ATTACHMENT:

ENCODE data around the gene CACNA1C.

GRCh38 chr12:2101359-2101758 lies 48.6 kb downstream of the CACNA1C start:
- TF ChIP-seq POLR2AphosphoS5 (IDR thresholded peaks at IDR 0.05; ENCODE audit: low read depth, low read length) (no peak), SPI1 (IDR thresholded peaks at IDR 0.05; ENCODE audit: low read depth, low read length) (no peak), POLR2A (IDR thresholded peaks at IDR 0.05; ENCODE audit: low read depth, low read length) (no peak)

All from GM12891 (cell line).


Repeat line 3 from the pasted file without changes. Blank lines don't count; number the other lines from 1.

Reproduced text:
- TF ChIP-seq POLR2AphosphoS5 (IDR thresholded peaks at IDR 0.05; ENCODE audit: low read depth, low read length) (no peak), SPI1 (IDR thresholded peaks at IDR 0.05; ENCODE audit: low read depth, low read length) (no peak), POLR2A (IDR thresholded peaks at IDR 0.05; ENCODE audit: low read depth, low read length) (no peak)